6) Awareness for self-help projects: We raise awareness about the need to involve our members and the communities in self-help projects that can help them sustain the livelihoods of their families. This is aimed at empowering our women by making them self-reliant and financially Independent by setting up projects that teach them skills, give them a start-up capital so that they can take care of themselves without compromising the lives of their vulnerable children.
Improving the Health of Rural Women and Young Girls in Manafwa and Mbale Districts of Uganda Project
With Financial support from Kitchen Table Charities Trust, MIA implemented a Project titled “Improving the Health of Rural Women and Young Girls in Manafwa and Mbale Districts of Uganda” project. The one year project started in March 2017 and ends in February, 2018.
Purpose and Objectives of the Project
The purpose of the project was to contribute towards improving the reproductive health and ensure safe motherhood of women and girls in Manafwa and Mbale District of Uganda through distribution of Clean Delivery Kits (mama kits) and training of community health workers such as traditional birth attendants, village health team, mama ambassadors and mother mentors to improve their knowledge of prenatal conditions and complications of pregnancy and importance of referrals to essential obstetric care to mothers and babies in health facilities. The specific objectives of the project were:
1) To train traditional birth attendants and other community health workers to increase their knowledge on of prenatal conditions and complications of pregnancy and importance of referrals to essential obstetric care to mothers and babies in health facilities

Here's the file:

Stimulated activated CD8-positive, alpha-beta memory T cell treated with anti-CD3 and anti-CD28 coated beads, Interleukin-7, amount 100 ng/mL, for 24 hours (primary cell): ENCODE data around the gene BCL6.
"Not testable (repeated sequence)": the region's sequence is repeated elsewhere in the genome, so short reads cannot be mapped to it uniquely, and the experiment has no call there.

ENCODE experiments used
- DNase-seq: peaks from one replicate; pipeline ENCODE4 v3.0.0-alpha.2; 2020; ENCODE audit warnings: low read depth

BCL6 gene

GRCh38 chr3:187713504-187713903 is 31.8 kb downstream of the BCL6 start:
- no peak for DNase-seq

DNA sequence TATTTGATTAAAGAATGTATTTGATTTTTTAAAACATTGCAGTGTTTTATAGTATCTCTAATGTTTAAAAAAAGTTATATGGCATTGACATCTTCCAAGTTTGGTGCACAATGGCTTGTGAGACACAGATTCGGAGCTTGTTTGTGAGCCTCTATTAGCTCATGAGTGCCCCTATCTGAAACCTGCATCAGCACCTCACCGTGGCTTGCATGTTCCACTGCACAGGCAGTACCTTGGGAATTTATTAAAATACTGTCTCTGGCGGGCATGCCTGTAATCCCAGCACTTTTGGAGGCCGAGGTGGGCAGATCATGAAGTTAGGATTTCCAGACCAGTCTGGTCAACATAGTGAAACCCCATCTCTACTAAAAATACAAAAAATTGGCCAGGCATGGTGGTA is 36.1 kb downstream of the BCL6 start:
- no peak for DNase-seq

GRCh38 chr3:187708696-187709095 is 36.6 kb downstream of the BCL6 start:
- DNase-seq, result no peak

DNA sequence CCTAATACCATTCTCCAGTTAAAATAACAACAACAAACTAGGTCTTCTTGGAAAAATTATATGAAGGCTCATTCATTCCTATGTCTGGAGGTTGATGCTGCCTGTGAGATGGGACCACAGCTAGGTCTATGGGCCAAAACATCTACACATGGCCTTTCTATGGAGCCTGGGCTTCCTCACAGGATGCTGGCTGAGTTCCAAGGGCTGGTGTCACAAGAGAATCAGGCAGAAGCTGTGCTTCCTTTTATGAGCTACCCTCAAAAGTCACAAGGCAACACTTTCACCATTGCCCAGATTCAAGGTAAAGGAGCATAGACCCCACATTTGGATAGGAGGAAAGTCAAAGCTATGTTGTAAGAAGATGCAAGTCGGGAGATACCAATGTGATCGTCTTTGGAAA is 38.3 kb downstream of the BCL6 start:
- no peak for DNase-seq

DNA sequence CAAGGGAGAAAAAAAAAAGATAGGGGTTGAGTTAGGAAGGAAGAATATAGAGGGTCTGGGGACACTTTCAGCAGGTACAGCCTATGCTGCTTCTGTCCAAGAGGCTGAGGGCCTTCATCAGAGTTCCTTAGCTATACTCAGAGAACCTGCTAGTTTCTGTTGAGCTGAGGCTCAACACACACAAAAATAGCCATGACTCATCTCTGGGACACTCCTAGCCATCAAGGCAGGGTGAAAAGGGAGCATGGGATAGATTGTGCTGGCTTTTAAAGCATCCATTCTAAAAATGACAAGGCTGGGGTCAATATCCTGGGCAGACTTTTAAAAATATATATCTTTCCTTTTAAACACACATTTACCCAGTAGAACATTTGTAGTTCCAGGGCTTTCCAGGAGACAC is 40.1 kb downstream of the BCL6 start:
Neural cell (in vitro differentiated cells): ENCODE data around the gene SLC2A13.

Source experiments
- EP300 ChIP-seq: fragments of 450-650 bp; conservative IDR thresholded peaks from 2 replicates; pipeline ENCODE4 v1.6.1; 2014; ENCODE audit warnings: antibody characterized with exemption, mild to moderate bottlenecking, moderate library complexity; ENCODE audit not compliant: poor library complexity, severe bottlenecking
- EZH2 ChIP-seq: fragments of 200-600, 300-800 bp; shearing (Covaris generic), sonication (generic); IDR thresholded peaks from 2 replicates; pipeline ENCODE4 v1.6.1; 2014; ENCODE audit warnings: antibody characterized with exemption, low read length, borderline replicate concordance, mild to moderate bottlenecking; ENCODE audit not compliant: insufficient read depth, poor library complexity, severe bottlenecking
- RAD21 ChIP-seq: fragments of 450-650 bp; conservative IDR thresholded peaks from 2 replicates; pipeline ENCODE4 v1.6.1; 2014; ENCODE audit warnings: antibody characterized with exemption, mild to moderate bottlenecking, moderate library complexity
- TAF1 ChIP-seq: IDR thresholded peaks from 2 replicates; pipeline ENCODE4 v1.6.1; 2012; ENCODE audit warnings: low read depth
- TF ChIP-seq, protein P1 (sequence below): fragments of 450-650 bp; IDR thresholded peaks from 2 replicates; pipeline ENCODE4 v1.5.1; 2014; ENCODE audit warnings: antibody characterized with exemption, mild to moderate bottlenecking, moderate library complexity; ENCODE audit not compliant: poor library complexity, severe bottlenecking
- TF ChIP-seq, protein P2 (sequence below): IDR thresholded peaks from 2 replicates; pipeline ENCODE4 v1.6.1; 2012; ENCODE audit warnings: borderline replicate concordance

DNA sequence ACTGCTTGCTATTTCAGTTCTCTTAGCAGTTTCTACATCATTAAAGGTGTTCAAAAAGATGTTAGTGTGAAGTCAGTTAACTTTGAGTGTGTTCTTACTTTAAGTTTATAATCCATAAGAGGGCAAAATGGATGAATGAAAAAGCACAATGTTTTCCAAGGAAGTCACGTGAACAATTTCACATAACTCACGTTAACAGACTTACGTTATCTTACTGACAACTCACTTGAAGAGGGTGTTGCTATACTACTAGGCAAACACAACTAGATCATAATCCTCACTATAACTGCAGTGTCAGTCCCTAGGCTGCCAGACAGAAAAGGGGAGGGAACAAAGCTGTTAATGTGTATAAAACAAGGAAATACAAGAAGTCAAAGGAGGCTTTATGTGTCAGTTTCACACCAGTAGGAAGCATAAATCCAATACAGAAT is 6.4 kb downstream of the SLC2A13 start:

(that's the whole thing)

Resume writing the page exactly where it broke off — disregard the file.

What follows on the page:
2) To increase access and availability of clean delivery kits for expectant mothers
3) To increase knowledge on dangers of early pregnancy among school going young girls aged between 13 to 19 years.
Results and Achievements of the project
Training traditional birth attendants and other community health workers
Under the project, Mothers’ Initiatives Africa organized and conducted two trainings of Traditional Birth Attendants and other community health workers in both Mbale and Manafwa Districts. A total of 72 Traditional Birth Attendants/Community level Health workers, 22 Local leaders and 150 women from the Community benefited from the training in the two districts. The trainings were facilitated by qualified health workers including midwives, nursing officers and District Health Educators from the two districts, recommended by the respective Directorate of District health services. The trainings covered core areas of maternal and child health, and the main topics covered were: a) roles of TBAs, improving the skills, understanding and stature of TBAs; b) increasing the number of births conducted by trained midwives through referrals by TBAs; and c) improving links between modern health services and the community through TBAs. The Training generally focused on teaching TBAs to embrace the concept of referring mothers so that deliveries can be conducted in a more hygienic and safer fashion, discouraging harmful practices, recognizing danger signs and referring women with complications to facilities where essential obstetric care is available. Health education for pregnant women, antenatal and postnatal care were included. Other topics in these trainings included: Menstrual Hygiene Management, Puberty, nutrition, breast feeding, Water, Hygiene & Sanitation, family planning, child health intervention and Gender Based Violence. The TBAs were also trained about keeping simple records with the intention of allowing the health system to monitor their activities.